We already covered the AL West, so let’s move onto the next division on his list, the NL Central. I actually agree with the NL Central’s second place ranking here, for what I think are fairly obvious reasons. Although there may not be as much top-heavy competition as there was in 2015 (a year in which the Cardinals, Pirates, and Cubs combined for nearly 300 wins), all three teams are still looking competitive in 2017. In addition, that division bears the defending World Series Champions, as well as two teams (Brewers and Pirates) with a ton of impending top prospect promotions.

And finally, Klopman picks the AL East as the most compelling division in baseball, probably because that’s required by law. I kid, mostly. Of course, the AL East does figure to be a very exciting division once again. With that said, while it would crack my top three, it’s not at the top of my list. Whereas Klopman expects the Yankees to contend in 2017, I think they may still be a year out – albeit, of course, with a chance to surprise (did you ever think you’d hear that about the Yankees?).

The Red Sox, Orioles, and Blue Jays, however, did all make the postseason in 2016 and project to be pretty good once again. They are certainly part of one of the more interesting divisions – especially with a monster Red Sox team leading the way – but at the top of my list, they are not.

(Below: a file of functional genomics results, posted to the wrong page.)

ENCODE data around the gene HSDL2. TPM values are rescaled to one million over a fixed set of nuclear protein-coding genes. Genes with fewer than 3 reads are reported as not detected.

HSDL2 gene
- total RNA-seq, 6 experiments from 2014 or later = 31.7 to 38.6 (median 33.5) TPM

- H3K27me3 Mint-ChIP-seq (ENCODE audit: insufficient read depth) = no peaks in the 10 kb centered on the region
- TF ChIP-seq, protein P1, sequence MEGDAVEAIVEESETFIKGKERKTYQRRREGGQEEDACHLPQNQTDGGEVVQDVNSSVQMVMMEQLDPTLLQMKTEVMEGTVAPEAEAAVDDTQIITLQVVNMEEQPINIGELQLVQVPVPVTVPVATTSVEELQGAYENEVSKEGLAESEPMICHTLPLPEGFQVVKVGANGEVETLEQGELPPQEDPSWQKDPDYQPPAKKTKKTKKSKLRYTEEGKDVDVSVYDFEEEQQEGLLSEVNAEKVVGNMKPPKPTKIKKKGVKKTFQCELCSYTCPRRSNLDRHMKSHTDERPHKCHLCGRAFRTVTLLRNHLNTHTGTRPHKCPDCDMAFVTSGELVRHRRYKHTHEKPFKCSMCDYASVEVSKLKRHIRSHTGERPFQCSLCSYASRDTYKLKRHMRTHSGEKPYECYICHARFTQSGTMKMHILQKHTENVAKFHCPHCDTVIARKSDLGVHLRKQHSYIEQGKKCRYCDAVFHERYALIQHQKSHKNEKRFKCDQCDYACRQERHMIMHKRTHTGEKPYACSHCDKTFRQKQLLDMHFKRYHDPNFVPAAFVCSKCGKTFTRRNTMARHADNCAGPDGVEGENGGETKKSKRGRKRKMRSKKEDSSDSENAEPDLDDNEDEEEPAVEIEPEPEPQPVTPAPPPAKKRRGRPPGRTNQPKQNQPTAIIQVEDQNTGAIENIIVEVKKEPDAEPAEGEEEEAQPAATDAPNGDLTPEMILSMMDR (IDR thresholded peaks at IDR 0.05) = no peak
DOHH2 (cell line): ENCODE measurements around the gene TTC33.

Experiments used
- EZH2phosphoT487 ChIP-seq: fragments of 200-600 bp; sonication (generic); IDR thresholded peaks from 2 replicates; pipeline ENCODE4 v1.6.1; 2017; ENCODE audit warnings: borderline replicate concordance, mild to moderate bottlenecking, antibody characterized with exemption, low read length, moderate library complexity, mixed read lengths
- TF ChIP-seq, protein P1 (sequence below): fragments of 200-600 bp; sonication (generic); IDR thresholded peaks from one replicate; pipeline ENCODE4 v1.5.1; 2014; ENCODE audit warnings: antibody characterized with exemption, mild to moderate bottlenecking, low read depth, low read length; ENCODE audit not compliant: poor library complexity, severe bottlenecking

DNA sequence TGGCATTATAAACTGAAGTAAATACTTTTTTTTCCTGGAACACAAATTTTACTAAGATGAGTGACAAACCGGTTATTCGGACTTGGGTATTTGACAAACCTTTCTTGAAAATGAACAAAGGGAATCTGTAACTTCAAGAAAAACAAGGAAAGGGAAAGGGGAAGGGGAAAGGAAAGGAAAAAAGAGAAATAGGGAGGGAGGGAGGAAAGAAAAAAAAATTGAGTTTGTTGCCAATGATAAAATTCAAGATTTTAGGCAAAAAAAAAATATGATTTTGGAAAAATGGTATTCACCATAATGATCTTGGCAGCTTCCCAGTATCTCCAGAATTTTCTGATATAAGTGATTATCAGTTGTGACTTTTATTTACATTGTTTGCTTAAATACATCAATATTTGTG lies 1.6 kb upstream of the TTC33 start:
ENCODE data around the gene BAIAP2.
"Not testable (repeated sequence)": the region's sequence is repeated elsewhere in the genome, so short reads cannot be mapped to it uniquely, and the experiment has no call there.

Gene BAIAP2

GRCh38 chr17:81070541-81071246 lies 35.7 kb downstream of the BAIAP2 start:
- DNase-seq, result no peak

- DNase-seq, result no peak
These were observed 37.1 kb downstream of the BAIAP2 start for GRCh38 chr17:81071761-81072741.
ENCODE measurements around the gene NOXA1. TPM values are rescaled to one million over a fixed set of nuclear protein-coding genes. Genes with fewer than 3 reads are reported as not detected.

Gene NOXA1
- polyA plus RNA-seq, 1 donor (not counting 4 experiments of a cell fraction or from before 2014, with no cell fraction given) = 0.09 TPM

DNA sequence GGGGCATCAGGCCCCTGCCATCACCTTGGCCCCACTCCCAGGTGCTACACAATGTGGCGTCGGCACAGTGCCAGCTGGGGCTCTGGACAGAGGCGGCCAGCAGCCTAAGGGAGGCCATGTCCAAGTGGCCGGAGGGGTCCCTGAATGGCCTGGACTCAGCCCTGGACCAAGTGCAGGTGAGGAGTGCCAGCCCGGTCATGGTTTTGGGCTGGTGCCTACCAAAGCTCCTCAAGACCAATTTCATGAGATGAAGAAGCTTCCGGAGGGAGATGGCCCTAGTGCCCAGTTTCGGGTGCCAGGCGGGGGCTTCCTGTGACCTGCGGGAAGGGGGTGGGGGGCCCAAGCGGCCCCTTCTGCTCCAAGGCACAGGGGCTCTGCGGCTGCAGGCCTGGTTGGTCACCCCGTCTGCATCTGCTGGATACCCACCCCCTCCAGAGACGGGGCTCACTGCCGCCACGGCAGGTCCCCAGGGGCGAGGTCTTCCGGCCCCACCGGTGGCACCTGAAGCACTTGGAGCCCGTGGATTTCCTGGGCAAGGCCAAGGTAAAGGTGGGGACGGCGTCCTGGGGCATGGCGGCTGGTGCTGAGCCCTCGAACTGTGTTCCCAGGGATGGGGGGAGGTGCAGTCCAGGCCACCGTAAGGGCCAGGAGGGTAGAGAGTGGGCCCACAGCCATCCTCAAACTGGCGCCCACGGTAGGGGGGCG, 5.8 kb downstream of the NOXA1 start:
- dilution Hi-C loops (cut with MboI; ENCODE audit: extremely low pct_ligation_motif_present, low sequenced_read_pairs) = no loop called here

So when all is said and done, this is how my (admittedly biased) ranking would look top to bottom, in terms of competitiveness and compelling storylines:

  1. NL West
  2. NL Central
  3. AL East
  4. NL East
  5. AL West
  6. AL Central

How does that strike you? Where do you differ, and how would your rankings go? For some inspiration and background, first check out Klopman’s piece at Sports on Earth. Then, drop a line in the comments with your perspective.

[Brett: Since you asked, I’d probably go AL East, NL West, NL Central, NL East, AL West, AL Central, so very similar to both Michael and Michael, but not quite the same. I think the Red Sox are far and away the class of the AL, but I think there are three good teams behind them in the AL East, and it takes only one of the getting a little extra luck to keep up with the Red Sox. Meanwhile, I could see four teams being competitive in the NL West, so they’re up there at two for me. The NL Central could have three competitive teams. Possibly the AL West, too, if either of the Mariners or Angels put something together. The AL Central, even though it comes in last for all of us, is still going to have interesting storylines (to me, anyway), as I’ll look to see how aggressively the Royals and Tigers tear down if they aren’t in the race by midseason, and I also am curious to watch the Twins and White Sox rebuilds proceed. In truth, I can see compelling storylines in all the divisions this year – just not necessarily at the top of the division races.]